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Hunky Dory Holidays

By Jenna K. White / Photography By Jenn Duncan & Justin Calhoun | December 01, 2016
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Chef Richard Knight at Hunky Dory.

It’s hard to discuss holidays without the conversation drifting to warm, gooey memories of food, and this is no coincidence. For most of us, time spent celebrating with loved ones generally revolves around the dining table.

We share in pivotal culinary traditions: wedding cake to honor a new couple; more cake and ice cream for the birthday boy or girl; Fourth of July picnics of fried chicken, watermelon and macaroni salad beneath the flicker of fireworks; and, of course, the most iconic American holiday feast—roast turkey on Thanksgiving.

For Richard Knight, executive chef of Hunky Dory, no Christmas would be complete without a dazzling Christmas pudding, set aflame with brandy. “I would make it with my mother each year,” says the English chef. He now prepares the memory-steeped dessert not for family but for guests of the Heights restaurant, along with turkey with bread sauce and classic mince pies—all customary foodstuffs of his homeland, where he first acquired the hospitality itch when he was only 15.

“It intrigued me,” recalls the chef of his first job at a local bistro, where his parents, after completing a redesign of the space and being asked if they knew any dishwashers, offered up their son. “It was so insane, the whole thing—the service, the food, the crazy people that worked there and all the shenanigans. And so I thought, ‘This is kind of cool, even though I’m washing dishes.’”

Chris Cusack

With mirth, Knight describes how soon after—with experience that barely included boiling an egg—he dedicated himself to cooking, hosting dinners at home for friends. “It was that time in the 1980s when microwaves had just come out in England, and I cooked everything out of the microwave—even stuffed trout.”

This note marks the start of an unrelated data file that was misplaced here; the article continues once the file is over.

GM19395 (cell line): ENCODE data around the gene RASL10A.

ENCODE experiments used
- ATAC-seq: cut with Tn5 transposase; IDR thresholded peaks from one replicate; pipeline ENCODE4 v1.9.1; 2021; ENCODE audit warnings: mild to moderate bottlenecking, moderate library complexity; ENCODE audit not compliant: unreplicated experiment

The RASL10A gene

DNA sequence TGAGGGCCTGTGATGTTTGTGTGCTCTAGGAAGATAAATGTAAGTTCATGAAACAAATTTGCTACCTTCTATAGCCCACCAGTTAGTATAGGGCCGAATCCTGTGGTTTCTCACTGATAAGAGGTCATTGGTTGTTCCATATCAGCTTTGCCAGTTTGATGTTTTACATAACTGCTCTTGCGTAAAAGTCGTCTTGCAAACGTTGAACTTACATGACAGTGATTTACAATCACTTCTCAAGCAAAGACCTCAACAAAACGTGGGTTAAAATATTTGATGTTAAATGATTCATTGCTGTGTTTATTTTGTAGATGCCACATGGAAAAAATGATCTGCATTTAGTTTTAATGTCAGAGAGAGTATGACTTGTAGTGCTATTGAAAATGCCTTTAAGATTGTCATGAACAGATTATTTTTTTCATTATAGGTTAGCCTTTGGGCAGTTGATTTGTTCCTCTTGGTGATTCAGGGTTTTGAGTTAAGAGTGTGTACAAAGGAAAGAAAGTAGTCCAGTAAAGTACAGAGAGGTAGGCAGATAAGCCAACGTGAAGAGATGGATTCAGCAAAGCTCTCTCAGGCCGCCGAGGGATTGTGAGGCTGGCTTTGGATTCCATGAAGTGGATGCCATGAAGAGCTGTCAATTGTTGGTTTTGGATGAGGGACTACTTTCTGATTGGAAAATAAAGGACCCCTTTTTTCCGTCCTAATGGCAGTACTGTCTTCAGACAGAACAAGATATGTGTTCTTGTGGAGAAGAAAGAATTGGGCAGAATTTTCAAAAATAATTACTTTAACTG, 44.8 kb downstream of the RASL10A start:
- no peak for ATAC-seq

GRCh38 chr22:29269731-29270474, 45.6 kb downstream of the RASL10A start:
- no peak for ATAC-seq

Before long, Knight secured his fate by enrolling in a hotel management and catering program, which led to experience in big London hotels. After working both front and back of house—all while playing in a rock band—love eventually led him Stateside 20 years ago, first to California and then Houston, where he says his first big break happened, of all places, in Conroe. While running the kitchen at Taverna Winery & Restaurant, a zany menu featuring 18 different goat dishes earned the attention of Houston Chronicle Food Critic Alison Cook, and suddenly the young chef was on the map. From there, Knight partnered with fellow Brits to open Feast on Westheimer (“I’ve always wanted an old, funky house”), where he served Houstonians responsibly sourced nose-to-tail preparations in a cozy atmosphere, helping pave the way for the current wave of farm-to-table fare across the city.

Hunky Dory, which celebrated its first anniversary last month, features Knight’s seasonal British-American cuisine and pub fare, tinged with his wry brand of wit and whimsy: thinly pounded pork chops presented glazed and stacked on a cake stand; English chips and queso, which arrives at the table bubbling like a witch’s cauldron; “The Silver Salver,” an ornate, beautifully arranged tray of housemade terrine, cheeses, relishes and pickles; or the fleets of chocolate mousse mice the chef likes to send out.